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Identity Theft Awareness Week 2022

Taking steps to protect your personal information can help you minimize the risks of identity theft. But what if a thief gets your information anyway? Here are some of the ways thieves might use your stolen information and signs you can look out for.

An identity thief could use your information to get credit or service in your name.

  • How to spot it: Get your free credit report at Review it for accounts you didn’t open or inquiries you don’t recognize. A new credit card, a personal loan, or a car loan will appear as a new account. A new cell phone plan or utility service — like water, gas, or electric — will show up as an inquiry.

An identity thief could use your credit card or take money out of your bank account.

  • How to spot it: Check your credit card or bank statement when you get it. Look for purchases or withdrawals you didn’t make.
  • Bonus advice: Sign up to get text or email alerts from your credit card or bank whenever there’s a new transaction. This could help you spot unauthorized or fraudulent activity on your account.

An identity thief could steal your tax refund or use your Social Security number to work.

  • How to spot it: A notice from the IRS that there’s more than one tax return filed in your name could be a sign of tax identity theft. So could a notice that you have income from an employer you don’t work for.

An identity thief could use your health insurance to get medical care.

  • How to spot it: Review your medical bills and Explanation of Benefits statements for services you didn’t get. They could be a sign of medical identity theft.

An identity thief could use your information to file a claim for unemployment benefits.

  • How to spot it: A notice from your state unemployment office or employer about unemployment benefits that you didn’t apply for could be a sign of fraud.

If you discover any signs that someone is misusing your personal information, find out what to do at

And remember to check out our daily free events and webinars with our co-partners during Identity Theft Awareness Week.

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The purpose of this blog and its comments section is to inform readers about Federal Trade Commission activity, and share information to help them avoid, report, and recover from fraud, scams, and bad business practices. Your thoughts, ideas, and concerns are welcome, and we encourage comments. But keep in mind, this is a moderated blog. We review all comments before they are posted, and we won’t post comments that don’t comply with our commenting policy. We expect commenters to treat each other and the blog writers with respect.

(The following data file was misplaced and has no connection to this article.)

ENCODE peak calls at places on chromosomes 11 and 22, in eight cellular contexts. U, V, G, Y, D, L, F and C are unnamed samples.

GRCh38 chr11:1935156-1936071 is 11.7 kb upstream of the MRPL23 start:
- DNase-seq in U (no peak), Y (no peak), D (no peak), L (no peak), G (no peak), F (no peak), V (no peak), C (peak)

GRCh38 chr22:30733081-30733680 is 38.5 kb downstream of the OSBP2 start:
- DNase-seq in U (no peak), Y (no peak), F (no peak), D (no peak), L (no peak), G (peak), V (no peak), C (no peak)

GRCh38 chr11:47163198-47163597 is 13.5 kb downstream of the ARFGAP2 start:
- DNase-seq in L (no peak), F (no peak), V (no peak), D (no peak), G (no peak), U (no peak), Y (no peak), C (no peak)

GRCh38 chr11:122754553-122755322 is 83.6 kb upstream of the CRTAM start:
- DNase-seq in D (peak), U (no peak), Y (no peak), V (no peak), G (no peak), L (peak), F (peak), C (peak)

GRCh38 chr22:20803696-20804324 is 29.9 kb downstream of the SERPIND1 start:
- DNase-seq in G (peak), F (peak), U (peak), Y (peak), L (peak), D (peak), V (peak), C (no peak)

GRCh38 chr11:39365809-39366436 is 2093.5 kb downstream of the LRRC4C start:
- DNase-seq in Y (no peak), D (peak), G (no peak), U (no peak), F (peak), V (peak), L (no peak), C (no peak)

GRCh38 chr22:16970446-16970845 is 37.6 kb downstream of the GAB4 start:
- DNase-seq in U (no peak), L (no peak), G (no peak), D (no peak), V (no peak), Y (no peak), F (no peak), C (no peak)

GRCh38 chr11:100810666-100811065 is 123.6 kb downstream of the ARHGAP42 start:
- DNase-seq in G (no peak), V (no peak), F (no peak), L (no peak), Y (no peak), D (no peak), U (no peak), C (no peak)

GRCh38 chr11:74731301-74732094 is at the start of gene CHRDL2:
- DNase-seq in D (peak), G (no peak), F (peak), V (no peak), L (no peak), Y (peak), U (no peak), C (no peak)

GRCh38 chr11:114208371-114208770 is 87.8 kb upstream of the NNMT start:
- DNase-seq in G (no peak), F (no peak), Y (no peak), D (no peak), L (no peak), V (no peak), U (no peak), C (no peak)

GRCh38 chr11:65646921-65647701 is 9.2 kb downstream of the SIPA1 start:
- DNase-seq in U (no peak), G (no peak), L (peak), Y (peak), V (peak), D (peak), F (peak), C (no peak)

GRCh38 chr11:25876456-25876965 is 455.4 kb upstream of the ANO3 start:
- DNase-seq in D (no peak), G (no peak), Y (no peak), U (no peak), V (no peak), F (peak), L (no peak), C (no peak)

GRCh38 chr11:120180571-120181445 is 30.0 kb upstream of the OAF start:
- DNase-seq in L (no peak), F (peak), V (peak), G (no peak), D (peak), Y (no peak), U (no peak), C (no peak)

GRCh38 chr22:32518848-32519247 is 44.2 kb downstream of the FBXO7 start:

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Me. Scammer
February 02, 2022
Checking statements as they come in is a good idea but you need to be more proactive. It is safe to register for online access to bank and credit card and brokerage accounts. You can monitor them proactively rather than waiting for a statement at the end of the month. Check them weekly!
I'm Not a Robot
February 02, 2022

In reply to by Me. Scammer

You don't always have to wait for monthly statements. My credit card bank lets me know immediately whenever a charge is made without my card being present.
jean davis
May 23, 2022

In reply to by Me. Scammer

The bank I do business with has a 3 to call for checking balances/debits/credits, so I do that more than once a week. If I have a question about any of these items, I can call the bank and speak to a person for an explanation.
I'm also on Facebook and have scammer hack a friend's account, present themselves as this friend, and attempt to entice me into a scam concerning a government give-away of substantial money. These I can forward to the FTC.

February 02, 2022
I'm a senior, during the year 2021 in December ive got over 9 pages of scammers texts and calls that had Fraudulent intentions, this is very helpful, information. Thank you.
February 02, 2022
As a result of my communication with various government agencies concerning the hacking of my SS#, my email addresses, and my phone I, yet to receive their input and what I’m supposed to do with this serious threats to my livelihood.
Hannah F.
February 02, 2022
I’ve signed up for credit card text notifications for years. Has stopped several credit card theft scams immediately, well worth it. Also, blocked credit inquiries with major providers since I’m a senior and don’t plan to apply for futher credit or loans.
I'm Not a Robot
February 02, 2022
I keep my physical cards at home, so I'm not carrying them around. Instead, I use the "wallet" in my cell phone to hold the necessary items. It requires that I use "facial recognition" to open the phone and to then open the wallet. Nearly all businesses now have "tap to pay" features, so I rarely find a reason to have the actual card with me.